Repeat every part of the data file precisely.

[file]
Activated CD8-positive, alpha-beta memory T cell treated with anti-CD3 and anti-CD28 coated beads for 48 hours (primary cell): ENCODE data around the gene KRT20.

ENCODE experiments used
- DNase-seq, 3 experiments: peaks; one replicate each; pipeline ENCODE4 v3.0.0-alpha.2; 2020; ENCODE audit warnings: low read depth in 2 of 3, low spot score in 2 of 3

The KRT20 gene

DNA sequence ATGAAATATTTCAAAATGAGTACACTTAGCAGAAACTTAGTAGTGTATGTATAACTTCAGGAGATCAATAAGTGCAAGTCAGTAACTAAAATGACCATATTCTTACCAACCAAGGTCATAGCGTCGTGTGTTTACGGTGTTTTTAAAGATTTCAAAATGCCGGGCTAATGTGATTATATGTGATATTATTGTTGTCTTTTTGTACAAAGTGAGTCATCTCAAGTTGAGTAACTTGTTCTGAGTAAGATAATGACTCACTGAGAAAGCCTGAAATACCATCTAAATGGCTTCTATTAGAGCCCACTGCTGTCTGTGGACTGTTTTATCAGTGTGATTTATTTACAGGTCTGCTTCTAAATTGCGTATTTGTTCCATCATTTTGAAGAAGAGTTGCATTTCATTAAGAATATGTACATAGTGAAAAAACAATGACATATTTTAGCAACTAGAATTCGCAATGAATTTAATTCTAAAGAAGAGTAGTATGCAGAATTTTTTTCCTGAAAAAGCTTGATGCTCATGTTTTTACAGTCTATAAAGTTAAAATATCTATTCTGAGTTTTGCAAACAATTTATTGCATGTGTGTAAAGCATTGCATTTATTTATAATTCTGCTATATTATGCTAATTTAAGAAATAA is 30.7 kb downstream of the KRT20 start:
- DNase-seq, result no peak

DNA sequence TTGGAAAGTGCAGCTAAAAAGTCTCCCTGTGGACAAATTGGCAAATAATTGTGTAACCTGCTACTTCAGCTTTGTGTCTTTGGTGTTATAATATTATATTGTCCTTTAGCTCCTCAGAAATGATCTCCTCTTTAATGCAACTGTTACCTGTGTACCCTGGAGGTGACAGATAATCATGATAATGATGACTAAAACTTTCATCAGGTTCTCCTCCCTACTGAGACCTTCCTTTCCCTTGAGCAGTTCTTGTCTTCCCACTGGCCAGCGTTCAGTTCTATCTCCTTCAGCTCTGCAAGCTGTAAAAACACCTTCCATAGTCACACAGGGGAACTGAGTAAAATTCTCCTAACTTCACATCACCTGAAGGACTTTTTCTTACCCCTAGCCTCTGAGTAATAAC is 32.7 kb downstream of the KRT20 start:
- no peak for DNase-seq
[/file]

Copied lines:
Activated CD8-positive, alpha-beta memory T cell treated with anti-CD3 and anti-CD28 coated beads for 48 hours (primary cell): ENCODE data around the gene KRT20.

ENCODE experiments used
- DNase-seq, 3 experiments: peaks; one replicate each; pipeline ENCODE4 v3.0.0-alpha.2; 2020; ENCODE audit warnings: low read depth in 2 of 3, low spot score in 2 of 3

The KRT20 gene

DNA sequence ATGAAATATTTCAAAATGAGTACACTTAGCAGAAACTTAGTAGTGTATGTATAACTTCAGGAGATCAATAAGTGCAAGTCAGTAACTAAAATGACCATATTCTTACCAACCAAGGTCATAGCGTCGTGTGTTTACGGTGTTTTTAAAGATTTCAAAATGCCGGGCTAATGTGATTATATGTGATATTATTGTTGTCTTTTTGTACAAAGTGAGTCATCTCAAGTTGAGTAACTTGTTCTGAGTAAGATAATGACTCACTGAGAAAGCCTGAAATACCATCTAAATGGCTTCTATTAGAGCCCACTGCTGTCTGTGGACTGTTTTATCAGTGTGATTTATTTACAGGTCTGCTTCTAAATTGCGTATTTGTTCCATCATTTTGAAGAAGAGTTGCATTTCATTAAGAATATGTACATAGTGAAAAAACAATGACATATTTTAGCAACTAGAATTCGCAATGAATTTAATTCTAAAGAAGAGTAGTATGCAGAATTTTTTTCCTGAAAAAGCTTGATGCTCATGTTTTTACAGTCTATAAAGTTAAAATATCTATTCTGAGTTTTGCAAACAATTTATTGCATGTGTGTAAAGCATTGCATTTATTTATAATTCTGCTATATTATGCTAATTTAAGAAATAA is 30.7 kb downstream of the KRT20 start:
- DNase-seq, result no peak

DNA sequence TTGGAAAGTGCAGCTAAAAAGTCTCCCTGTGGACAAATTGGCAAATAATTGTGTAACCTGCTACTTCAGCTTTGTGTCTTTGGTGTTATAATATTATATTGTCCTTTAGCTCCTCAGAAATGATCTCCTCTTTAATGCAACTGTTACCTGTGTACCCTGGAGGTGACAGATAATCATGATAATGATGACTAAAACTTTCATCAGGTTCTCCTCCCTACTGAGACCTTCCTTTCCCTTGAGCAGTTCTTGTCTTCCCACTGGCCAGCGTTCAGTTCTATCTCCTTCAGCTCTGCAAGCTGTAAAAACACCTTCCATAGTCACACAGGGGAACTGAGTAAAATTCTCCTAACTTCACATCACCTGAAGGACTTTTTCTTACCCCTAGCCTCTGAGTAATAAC is 32.7 kb downstream of the KRT20 start:
- no peak for DNase-seq